My EXPERIENCED Behringer Ultragain Pro MIC2200 Honest Experience Review
This is my full review of the Behringer Ultragain Pro MIC2200 tube preamp. This review will cover the various ways you can use the unit as well as how I like to use it for podcasting. If you are a musician, singer, or guitarist you will get some use out of this review also. Please also note that I paid full retail price for this unit and it was not free or a gift in exchange for any review. If you find this review useful check it out on B&H in the US for the best deal.
What is the Behringer Ultragain Pro MIC2200 Tube Preamp?
The Behringer Ultragain Preamp is a dual channel microphone and line preamp. This means you can run any type of microphone into it. Once you have your microphone connected you use this unit to set the input and output level of the microphone as you send the signal to a soundcard or mixer. This is a low noise preamp capable of powering condenser microphones, pushing dynamic microphones as well as line level signals.
What does this allow you to do?
It allows you to keep the gain down on your audio interface. By using the Ultragain Pro as a preamp you can take the “load off” the audio interface. Many audio interfaces have decent preamps these days until you start to push them hard. Once you have the gain past 2-3 O’Clock the noise is audibly apparent. For podcasting purposes or microphones/line signals that have low output, the MIC2200 can raise the overall signal level without adding noise.
Who is the Behringer Ultragain Pro MIC220 for?
The Ultragain Pro is for musicians, voice-over actors, and podcasters. Many dynamic podcasting microphones have a very low output level. This means you need to usually crank the gain on the audio interface up which increases the noise floor. Having this preamp working for you and powering the microphone allows you to run the gain on the audio interface down. This means your overall audio signal is much cleaner with far less noise.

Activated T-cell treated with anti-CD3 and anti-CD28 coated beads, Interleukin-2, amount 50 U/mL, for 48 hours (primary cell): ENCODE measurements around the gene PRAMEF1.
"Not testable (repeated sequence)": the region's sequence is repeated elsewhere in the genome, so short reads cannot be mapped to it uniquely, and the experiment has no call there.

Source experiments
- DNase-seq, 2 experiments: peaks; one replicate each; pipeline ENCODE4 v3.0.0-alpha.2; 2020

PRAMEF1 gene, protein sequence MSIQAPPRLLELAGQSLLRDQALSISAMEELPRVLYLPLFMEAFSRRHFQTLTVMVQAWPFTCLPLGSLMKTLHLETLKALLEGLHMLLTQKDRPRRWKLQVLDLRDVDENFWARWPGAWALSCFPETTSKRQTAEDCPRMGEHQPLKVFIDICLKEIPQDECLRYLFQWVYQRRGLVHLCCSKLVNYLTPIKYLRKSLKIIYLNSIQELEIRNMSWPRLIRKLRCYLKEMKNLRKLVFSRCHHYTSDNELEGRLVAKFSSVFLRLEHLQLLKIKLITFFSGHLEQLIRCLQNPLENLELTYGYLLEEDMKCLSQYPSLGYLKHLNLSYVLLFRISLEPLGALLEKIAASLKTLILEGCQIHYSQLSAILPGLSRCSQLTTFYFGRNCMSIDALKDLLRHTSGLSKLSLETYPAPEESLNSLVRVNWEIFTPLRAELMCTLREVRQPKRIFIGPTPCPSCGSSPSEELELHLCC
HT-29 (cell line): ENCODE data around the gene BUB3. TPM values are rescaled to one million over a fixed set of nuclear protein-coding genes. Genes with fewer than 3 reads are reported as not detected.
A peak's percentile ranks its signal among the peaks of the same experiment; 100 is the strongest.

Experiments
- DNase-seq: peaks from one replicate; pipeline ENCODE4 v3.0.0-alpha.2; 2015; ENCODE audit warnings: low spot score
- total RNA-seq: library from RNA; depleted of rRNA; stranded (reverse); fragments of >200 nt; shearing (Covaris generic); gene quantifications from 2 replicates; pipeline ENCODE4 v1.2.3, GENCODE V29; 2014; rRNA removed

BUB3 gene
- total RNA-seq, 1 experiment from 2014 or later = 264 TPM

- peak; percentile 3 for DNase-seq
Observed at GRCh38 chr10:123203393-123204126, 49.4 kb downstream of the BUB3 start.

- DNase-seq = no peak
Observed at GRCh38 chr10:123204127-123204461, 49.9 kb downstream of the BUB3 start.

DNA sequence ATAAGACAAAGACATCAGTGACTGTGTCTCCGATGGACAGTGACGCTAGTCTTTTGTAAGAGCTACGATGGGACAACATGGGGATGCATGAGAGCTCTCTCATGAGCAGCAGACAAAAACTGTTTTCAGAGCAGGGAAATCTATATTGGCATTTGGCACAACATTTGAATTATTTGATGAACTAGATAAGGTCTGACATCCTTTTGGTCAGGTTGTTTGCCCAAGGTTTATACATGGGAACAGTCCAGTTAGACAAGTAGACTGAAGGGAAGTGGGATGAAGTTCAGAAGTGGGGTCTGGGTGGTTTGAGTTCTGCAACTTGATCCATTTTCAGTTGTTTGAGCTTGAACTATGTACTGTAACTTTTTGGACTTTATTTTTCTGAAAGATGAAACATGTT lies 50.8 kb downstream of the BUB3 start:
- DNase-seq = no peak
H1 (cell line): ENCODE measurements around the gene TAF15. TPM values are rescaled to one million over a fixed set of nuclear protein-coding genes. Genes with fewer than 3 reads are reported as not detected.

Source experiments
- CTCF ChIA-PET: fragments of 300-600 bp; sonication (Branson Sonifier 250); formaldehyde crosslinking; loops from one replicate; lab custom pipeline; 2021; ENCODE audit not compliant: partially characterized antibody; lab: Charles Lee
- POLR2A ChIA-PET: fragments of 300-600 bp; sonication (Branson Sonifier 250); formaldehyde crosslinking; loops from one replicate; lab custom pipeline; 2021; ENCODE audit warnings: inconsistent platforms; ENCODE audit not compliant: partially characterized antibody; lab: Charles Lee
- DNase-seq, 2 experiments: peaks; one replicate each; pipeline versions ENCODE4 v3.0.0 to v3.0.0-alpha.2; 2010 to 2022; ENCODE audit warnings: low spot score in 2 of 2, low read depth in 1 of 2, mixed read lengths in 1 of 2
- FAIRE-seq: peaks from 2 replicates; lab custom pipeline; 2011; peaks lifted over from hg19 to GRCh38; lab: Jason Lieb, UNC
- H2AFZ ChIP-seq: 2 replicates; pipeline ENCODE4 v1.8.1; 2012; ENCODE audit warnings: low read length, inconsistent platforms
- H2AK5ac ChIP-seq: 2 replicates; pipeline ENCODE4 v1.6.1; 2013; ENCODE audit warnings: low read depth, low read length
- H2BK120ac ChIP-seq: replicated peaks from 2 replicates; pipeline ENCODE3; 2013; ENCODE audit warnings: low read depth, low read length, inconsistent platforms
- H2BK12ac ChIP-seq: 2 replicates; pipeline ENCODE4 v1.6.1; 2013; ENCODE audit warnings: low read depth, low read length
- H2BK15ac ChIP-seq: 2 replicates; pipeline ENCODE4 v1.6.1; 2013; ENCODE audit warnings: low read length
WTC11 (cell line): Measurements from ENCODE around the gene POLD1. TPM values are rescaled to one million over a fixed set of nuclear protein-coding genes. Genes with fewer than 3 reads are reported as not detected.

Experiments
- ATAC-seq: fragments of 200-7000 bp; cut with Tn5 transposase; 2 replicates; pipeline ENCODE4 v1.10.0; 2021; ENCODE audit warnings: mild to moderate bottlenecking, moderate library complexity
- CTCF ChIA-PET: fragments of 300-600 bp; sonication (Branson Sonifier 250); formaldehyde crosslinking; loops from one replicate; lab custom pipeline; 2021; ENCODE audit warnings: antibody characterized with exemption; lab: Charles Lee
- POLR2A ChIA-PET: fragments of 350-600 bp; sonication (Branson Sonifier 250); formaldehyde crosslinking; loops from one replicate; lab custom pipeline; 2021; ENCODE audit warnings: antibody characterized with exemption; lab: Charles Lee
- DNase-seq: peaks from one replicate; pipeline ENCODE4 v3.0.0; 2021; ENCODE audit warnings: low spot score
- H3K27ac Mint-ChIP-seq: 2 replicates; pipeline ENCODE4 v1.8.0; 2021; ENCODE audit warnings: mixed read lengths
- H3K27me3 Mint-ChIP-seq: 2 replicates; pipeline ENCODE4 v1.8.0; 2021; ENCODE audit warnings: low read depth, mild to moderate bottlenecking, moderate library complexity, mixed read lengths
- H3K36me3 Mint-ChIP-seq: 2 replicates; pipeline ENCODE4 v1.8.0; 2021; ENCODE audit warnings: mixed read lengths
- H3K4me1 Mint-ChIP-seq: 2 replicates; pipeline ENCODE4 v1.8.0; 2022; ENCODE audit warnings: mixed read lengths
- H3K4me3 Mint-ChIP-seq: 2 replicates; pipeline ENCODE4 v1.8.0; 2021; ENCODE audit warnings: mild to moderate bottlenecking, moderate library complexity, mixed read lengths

Musicians can use it for powering your favorite vocal condenser microphone or having more flexibility with your favorite instrument microphone. This will work for a variety of microphones without any hassles and has onboard phantom power (+48v) for use with all condenser mics.
How I Use the Behringer Ultragain Pro
I’ve used the Ultragain Pro in a number of ways over the years. It has been used for powering a Rode NT2A microphone that I used for tracking acoustic and electric guitar amplifiers on several albums. I have also used it for tracking vocals and have even tried it with an SM-57 dynamic microphone. In each of these situations for recording music, I have little to complain about.
The louder the source is you are recording the less I feel you actually need this preamp. If you are tracking a snare drum, for example, most regular preamps on a sound card will be fine. If you’re recording some delicate acoustic parts, the MIC2200 is a huge improvement. The reason this is better if you have more control the input and output gain more.
Does the Tube do anything in the Behringer Ultragain Pro?
I don’t think it really does anything. While it is connected to the preamp the “light” you see on the product photos are LED behind the valve. I’ve heard stories of people changing the tube and getting improved results but the unit sounds fine to me. What I can tell you though, is the tube itself does not light up as it would in a guitar amplifier.
The upside of the valve not working at full capacity is it will last a lot longer. I can’t hear any “tube warmth” from the unit and I am glad. I wanted a preamp that was not noisy and that is what I have got. For those wanting a true tube preamp just remember – With valves usually comes coloration to the signal. The Tube/Valve is a 12AX7 which is perhaps the most used valve in most audio devices including preamps, amplifiers, and some effects pedals.